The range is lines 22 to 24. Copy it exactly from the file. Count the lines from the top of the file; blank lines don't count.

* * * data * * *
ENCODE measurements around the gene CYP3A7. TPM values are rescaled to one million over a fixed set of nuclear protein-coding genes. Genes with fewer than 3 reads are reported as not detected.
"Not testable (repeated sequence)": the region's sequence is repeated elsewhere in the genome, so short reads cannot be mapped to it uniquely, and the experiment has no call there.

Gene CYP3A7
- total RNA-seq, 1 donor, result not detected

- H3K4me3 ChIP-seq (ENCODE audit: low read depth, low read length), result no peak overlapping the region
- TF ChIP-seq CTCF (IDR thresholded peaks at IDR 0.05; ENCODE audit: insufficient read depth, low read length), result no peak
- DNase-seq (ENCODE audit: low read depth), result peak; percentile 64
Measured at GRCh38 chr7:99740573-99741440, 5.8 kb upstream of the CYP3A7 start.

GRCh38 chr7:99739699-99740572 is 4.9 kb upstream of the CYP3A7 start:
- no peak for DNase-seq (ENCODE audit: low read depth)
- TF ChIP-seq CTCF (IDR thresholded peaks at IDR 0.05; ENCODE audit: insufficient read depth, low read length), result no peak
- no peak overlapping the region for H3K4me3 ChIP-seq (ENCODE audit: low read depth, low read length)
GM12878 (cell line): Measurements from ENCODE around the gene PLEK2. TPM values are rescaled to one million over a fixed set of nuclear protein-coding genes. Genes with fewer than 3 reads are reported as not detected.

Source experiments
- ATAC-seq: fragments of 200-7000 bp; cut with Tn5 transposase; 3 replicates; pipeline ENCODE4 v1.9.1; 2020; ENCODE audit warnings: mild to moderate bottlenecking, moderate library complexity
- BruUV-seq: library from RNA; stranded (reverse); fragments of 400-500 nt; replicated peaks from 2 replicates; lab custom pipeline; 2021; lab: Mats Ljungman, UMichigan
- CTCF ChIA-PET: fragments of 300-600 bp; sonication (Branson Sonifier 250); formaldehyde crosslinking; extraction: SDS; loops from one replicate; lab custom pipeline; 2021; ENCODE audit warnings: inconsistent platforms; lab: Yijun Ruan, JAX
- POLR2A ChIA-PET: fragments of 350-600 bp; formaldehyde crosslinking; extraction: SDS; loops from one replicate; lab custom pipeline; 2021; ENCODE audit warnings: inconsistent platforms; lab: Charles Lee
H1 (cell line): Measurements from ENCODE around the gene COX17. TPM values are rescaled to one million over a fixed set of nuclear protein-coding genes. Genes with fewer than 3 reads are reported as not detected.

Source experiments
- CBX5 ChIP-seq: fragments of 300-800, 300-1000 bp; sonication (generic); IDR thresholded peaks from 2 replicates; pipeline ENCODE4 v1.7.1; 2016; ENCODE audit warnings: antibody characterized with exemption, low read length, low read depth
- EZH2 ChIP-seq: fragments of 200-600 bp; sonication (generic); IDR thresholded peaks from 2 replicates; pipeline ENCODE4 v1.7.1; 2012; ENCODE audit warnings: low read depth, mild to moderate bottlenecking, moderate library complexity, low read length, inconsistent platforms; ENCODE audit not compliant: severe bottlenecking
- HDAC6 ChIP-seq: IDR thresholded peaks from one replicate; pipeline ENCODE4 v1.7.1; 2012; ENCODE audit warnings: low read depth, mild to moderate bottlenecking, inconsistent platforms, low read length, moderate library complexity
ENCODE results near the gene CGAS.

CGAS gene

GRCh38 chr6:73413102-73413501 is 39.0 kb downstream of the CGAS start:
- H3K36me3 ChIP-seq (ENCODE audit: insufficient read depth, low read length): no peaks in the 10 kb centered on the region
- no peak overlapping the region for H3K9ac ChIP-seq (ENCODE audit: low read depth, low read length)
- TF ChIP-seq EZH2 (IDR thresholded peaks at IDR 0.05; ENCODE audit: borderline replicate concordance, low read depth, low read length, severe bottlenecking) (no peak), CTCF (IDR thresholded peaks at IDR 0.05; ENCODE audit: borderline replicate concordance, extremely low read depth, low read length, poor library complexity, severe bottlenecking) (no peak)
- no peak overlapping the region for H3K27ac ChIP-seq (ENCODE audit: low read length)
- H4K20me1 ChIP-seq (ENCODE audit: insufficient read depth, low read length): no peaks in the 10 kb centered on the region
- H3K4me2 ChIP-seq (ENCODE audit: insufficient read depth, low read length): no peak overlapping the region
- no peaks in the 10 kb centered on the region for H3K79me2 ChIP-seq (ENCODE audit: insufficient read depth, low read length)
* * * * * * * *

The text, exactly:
- EZH2 ChIP-seq: fragments of 200-600 bp; sonication (generic); IDR thresholded peaks from 2 replicates; pipeline ENCODE4 v1.7.1; 2012; ENCODE audit warnings: low read depth, mild to moderate bottlenecking, moderate library complexity, low read length, inconsistent platforms; ENCODE audit not compliant: severe bottlenecking
- HDAC6 ChIP-seq: IDR thresholded peaks from one replicate; pipeline ENCODE4 v1.7.1; 2012; ENCODE audit warnings: low read depth, mild to moderate bottlenecking, inconsistent platforms, low read length, moderate library complexity
ENCODE results near the gene CGAS.